Föreläsningar och seminarier What is Life? The Future of Biology Lecture: What is Life (without memory)? Can we use light and sound to treat Alzheimer’s disease?

2023-09-18 10:30 Add to iCal
Campus Solna Ragnar Granit lecture room, Biomedicum, KI Solna campus, Solnavägen 9

Speaker: Li-Huei Tsai, Picower Professor of Neuroscience at MIT, Director of The Picower Institute for Learning and Memory

Host: Ingemar Ernberg


Since 2006, Li-Huei Tsai has been the Picower Professor of Neuroscience at MIT and in 2009, she became the director of The Picower Institute for Learning and Memory.

Tsai is a Fellow of the American Association for the Advancement of Science, a Fellow of the National Academy of Inventors, a Member of the National Academy of Medicine, a Member of the American Academy of Arts and Sciences, and an Academician of the Academia Sinica in Taiwan.  She is a recipient of the Mika Salpeter Lifetime Achievement Award, the 2018 Hans Wigzell Research Foundation Science Prize for her research on Alzheimer’s disease, and The Institute of Biomedicine of Seville (IBiS) Distinguished Investigator Award in 2021.  She is currently the Vallee Foundation Visiting Professor at the Karolinska Institute.



Tsai’s investigations of Alzheimer’s disease (AD) began with her generation of a severe neurodegeneration mouse model, the inducible CK-p25 mice that exhibits neuroinflammation, neurodegeneration and cognitive impairment.  This model has led to the discovery of a plethora of new targets for therapeutic intervention including chromatin remodeling factors and master regulators of neuroinflammation.  Her lab also employs AI/machine learning methodology to analyze big epigenomic data derived from human brains and animal models, and uses human induced pluripotent stem cells in complex cell cultures to model Alzheimer’s risk genes including APOE4. 


In 2009, through collaboration with Christopher Moore and Karl Deisseroth, investigators in her lab including Marie Carlen and Konstantinos Meletis  employed optogenetics to drive synchronous gamma rhythms in mouse cortex.  To develop a more therapeutically plausible method, her lab teamed up with MIT colleagues Edward Boyden and Emery Brown to discover that external patterned visual stimulation presented at the gamma frequency could also induce gamma rhythms.  Such enhanced gamma rhythms led to reduced AD-related amyloid pathology in mouse models.  Subsequently her team demonstrated that combined visual and auditory stimulation evoked gamma rhythms in many brain regions and improved learning and memory in multiple AD mouse models.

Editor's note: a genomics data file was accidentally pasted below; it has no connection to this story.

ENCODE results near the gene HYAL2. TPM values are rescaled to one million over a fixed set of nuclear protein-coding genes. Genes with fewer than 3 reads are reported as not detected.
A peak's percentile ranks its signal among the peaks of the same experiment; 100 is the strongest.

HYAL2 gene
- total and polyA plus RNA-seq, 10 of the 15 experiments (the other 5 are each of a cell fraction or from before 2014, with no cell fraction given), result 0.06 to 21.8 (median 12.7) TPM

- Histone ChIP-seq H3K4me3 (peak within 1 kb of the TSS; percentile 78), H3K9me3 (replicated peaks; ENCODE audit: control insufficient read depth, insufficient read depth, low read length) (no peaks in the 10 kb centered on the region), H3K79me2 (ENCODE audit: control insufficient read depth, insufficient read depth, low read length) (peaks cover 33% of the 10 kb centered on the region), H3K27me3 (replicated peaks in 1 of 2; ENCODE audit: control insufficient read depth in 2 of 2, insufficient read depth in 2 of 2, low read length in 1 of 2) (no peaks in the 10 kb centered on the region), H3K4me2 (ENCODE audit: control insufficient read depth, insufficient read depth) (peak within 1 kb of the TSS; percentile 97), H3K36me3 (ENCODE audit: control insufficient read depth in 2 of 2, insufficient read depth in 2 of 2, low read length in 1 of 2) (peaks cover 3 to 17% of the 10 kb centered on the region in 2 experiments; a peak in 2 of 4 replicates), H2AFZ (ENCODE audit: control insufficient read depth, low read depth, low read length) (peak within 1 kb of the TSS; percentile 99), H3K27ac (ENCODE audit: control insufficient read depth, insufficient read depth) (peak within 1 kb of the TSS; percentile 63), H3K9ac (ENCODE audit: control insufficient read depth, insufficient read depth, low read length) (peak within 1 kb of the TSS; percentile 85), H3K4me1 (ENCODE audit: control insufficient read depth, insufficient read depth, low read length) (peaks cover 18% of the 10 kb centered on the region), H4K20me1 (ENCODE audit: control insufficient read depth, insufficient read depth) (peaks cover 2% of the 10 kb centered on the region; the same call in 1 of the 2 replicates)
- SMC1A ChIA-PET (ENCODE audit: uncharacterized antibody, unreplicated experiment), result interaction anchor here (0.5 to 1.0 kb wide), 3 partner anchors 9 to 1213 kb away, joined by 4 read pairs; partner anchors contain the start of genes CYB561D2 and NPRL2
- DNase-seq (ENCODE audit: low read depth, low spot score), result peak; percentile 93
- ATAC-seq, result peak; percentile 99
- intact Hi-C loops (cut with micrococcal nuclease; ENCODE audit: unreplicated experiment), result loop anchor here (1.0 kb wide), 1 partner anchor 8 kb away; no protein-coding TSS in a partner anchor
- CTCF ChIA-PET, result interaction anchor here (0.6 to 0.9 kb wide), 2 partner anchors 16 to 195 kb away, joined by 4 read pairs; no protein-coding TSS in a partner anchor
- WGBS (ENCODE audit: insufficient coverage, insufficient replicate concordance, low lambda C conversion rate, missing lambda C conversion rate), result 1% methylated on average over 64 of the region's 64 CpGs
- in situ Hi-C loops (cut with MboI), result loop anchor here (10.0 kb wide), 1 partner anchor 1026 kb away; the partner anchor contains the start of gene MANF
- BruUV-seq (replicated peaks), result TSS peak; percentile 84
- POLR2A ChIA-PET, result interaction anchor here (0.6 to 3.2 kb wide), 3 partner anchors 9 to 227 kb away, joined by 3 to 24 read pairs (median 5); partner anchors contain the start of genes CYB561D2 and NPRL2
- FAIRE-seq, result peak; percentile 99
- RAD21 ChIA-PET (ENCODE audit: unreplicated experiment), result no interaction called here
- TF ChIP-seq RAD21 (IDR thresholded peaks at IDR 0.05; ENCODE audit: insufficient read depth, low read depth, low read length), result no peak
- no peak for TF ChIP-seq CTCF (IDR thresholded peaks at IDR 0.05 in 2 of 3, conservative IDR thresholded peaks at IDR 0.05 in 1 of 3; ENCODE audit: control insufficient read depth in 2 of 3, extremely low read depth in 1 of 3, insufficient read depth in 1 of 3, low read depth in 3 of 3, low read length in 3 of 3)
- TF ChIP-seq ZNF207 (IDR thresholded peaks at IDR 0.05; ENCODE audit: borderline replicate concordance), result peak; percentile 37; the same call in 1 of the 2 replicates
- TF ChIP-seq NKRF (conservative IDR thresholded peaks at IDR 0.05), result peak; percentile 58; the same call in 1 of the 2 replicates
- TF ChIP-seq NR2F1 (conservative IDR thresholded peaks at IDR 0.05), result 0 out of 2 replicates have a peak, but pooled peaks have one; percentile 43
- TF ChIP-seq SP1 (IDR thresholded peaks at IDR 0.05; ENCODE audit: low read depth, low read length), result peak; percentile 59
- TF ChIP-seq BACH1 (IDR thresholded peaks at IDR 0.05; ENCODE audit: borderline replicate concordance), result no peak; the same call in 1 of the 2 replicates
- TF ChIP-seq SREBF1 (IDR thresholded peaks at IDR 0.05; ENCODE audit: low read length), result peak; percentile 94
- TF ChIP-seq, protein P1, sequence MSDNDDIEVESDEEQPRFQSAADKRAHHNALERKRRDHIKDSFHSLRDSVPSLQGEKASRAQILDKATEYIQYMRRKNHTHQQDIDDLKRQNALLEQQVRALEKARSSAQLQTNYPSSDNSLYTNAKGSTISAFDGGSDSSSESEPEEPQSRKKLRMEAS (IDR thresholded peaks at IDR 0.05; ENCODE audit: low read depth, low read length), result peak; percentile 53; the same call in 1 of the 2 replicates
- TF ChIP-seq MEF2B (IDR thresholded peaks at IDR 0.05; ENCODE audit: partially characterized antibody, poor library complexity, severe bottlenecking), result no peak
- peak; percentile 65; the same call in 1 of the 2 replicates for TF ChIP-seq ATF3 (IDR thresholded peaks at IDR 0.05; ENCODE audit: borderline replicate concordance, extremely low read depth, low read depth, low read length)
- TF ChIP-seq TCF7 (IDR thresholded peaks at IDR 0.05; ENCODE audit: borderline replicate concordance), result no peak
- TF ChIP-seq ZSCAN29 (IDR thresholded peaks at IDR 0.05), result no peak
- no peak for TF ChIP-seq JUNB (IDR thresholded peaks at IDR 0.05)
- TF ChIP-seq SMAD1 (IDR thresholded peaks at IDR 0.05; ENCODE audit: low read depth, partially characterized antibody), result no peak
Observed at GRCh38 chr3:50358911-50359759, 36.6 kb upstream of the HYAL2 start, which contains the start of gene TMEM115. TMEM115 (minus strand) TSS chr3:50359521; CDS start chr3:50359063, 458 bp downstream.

In December 2021, Tsai and team reported in a pilot clinical study that audio and visual gamma sensory stimulation is safe and well tolerated in humans and appears to reduce brain volume loss and enhance brain connectivity in early-stage AD subjects.  She and  Boyden are the scientific co-founders of Cognito Therapeutics which has been conducting larger human clinical trials using gamma sensory stimulation targeting mild to moderate AD subjects.  Encouraging results from Phase II testing  earned the company a “Breakthrough Device” Designation from the United States Food and Drug Administration. The company has since launched a Phase III trial.  To date, multiple laboratories throughout the world have adopted the concept of using non-invasive gamma stimulation to treat various neurological disorders.

In addition to clinical studies, Tsai’s lab continues to investigate the underlying mechanisms mediating the effects of gamma sensory stimulation in the brain. Evidence points to a systemic response among neurons and multiple glial cell types and brain vasculature, indicating that exogenous manipulation of brain rhythms may have disease-altering effects at the cellular and molecular activity.






Ingemar Ernberg Professor